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OT(Slightly): Thanks to Python.

From: Jacek Generowicz <jace...@cern.ch>
08 Mar 2004 10:24:13 +0100
JanC <usenet_spam at janc.invalid> writes:

> Jacek Generowicz <jacek.generowicz at cern.ch> schreef:> > > * (defmethod foo ((x integer))> > > * (defmethod foo ((x string))> > > The ANSI standard for the _dynamically typed_ language shown above,> > Maybe someone can explain,

Sure ...

> but the above doesn't look like "dynamic typing" to me...?

In order to preserve us from a long thread full of irrelevancies,
maybe I should first ask you to tell me what _you_ mean by dynamic

However, I'll take the plunge ...

My definition of dynamic typing can be summarized as follows: "Objects
know their own type. Variables do not have a type."

So, let's try the following code

  (defmethod foo (x)
    (format t "~&~s has some type or other." x))
  (defmethod foo ((x integer))
    (format t "~&~s is an integer." x))
  (defmethod foo ((x string))
    (format t "~&~s is a string." x))
  (loop for item in (list 1
  			  (list 1 2)
        do (foo item))

And we get the output:

  1 is an integer.
  "hmm" is a string.
  (1 2) has some type or other.
  #<EQL hash table, 0 entries {4819DEFD}> has some type or other.
  #() has some type or other.

- Note that item (a variable) is undeclared; nowherere do you specify
  it's type. (That doesn't mean that it's dynamically typed though -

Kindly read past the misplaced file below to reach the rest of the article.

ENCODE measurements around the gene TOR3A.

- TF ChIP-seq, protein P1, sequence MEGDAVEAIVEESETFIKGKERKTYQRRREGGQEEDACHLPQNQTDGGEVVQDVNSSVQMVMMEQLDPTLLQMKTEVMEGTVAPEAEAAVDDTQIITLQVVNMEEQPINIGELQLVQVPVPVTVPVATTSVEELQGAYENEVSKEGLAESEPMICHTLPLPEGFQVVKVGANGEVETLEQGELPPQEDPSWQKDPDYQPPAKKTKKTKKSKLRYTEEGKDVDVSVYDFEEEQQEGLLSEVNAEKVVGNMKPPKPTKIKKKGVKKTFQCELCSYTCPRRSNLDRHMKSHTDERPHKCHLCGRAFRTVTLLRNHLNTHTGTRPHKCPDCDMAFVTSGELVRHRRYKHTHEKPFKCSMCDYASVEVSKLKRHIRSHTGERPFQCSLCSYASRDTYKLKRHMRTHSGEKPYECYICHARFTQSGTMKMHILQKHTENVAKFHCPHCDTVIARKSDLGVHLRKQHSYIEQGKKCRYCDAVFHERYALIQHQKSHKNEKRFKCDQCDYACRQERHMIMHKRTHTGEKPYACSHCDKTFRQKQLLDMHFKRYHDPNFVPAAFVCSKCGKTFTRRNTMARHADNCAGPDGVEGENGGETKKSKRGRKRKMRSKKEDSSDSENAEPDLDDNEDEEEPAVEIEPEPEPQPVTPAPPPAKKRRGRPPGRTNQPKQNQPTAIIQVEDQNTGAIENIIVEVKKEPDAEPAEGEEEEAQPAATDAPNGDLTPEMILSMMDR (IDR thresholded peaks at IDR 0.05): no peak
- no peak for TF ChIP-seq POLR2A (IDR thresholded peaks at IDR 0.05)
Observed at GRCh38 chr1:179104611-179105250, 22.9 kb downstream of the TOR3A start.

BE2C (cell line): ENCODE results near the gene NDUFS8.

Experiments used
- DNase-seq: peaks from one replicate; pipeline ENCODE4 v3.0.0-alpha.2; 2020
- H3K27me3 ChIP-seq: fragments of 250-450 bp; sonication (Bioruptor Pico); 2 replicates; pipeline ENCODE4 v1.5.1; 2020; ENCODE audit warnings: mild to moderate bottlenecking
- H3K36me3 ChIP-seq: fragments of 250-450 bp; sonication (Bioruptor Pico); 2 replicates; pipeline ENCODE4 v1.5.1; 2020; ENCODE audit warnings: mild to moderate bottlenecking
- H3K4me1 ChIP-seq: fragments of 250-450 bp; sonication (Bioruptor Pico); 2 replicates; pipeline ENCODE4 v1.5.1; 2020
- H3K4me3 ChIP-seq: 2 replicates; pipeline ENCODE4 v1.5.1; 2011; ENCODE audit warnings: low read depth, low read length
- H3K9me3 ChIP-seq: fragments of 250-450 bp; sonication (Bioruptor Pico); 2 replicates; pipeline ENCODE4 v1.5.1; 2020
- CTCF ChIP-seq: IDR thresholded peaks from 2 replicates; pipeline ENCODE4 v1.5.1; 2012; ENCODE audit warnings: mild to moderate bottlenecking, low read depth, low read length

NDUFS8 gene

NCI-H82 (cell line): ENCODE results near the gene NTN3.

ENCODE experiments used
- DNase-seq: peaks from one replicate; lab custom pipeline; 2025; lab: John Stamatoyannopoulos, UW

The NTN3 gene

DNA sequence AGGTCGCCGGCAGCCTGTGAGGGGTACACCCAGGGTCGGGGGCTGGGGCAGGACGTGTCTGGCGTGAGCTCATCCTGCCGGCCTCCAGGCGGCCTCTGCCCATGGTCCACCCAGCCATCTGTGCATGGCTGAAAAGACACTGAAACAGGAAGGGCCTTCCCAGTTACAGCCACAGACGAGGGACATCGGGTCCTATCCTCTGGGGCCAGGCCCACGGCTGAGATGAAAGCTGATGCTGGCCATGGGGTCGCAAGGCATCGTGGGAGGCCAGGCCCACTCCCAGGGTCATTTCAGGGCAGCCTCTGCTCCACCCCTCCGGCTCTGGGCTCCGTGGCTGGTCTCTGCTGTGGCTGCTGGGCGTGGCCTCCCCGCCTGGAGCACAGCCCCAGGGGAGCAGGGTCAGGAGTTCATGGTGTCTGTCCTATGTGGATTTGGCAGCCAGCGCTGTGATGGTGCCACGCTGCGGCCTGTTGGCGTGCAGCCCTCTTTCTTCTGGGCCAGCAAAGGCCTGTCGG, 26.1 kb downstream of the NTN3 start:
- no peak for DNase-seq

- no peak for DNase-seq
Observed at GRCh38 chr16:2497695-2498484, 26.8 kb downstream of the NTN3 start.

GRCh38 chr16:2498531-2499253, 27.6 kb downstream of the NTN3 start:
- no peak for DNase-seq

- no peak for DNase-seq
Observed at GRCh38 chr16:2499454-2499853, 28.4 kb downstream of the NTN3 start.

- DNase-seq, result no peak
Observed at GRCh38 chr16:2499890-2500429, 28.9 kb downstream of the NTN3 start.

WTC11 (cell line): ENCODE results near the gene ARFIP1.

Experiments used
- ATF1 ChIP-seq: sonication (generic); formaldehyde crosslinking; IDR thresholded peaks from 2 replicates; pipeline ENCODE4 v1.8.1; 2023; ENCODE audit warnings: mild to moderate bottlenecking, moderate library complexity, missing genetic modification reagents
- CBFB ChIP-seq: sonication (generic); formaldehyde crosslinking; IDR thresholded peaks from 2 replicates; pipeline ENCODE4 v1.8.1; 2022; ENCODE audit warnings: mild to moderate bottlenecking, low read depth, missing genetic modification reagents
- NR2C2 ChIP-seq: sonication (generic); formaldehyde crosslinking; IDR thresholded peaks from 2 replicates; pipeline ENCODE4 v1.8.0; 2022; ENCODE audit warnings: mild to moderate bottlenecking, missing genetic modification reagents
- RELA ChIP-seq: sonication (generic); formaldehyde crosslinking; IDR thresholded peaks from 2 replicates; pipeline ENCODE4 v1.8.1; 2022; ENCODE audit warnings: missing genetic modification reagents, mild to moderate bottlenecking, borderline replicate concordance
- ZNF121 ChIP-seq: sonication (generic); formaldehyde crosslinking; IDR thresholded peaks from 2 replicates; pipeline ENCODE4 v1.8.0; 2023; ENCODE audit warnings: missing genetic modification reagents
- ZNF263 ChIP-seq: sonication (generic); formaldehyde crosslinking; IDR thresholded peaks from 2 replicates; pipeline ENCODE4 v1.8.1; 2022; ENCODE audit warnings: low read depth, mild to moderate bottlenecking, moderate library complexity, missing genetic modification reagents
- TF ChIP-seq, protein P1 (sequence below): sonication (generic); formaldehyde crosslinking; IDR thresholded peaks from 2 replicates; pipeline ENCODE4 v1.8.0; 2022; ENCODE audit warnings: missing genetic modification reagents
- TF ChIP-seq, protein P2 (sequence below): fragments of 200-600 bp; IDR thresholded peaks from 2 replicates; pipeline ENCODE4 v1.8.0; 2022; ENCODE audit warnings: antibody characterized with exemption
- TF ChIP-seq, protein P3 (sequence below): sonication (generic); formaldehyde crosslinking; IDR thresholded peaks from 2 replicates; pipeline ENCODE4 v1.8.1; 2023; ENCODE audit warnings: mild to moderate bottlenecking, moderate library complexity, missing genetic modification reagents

see implicitly statically typed languages such as ML, for

- Note that item is bound to objects of completely different types
  (integer, string, list, hash-table and array, in this case) at
  different times. (This _does_ mean that it's dynamically typed.)

Perhaps you thought that it doesn't look like dynamic typing because
of superficial similarities with C++ method overloading:

void foo(std::string x) {
  std::cout << x << " has type string." << std::endl;

void foo(int x) {
  std::cout << x << " has type int." << std::endl;

The important difference is that C++ does this "dispatch" at _compile
time_, and in order to do it, you must tell the compiler, in the
source code, a priori, the type with which you will be calling the
function, by providing a type declaration of the variable which you
will be passing to the function.

For example:

int i; // I'm telling the compiler that i will always be an int
foo(i) // The compiler decides (at compile-time) which version of foo
       // will be called (at run-time), on the basis of the type
       // I gave above.

i = "hello" // Error, I promised the compiler that i would always be
            // an int and now I'm breaking my promise.

Contrast this to our mystery language:

(let ((i 2)) ; No type declaration
  (foo i) ; Dispatch done at runtime
  (setq i "hello") ; Variable rbound to object of different type
  (foo i)) ; Another runtime dispatch, different method called

Does this help ?

Recent Messages in this Thread
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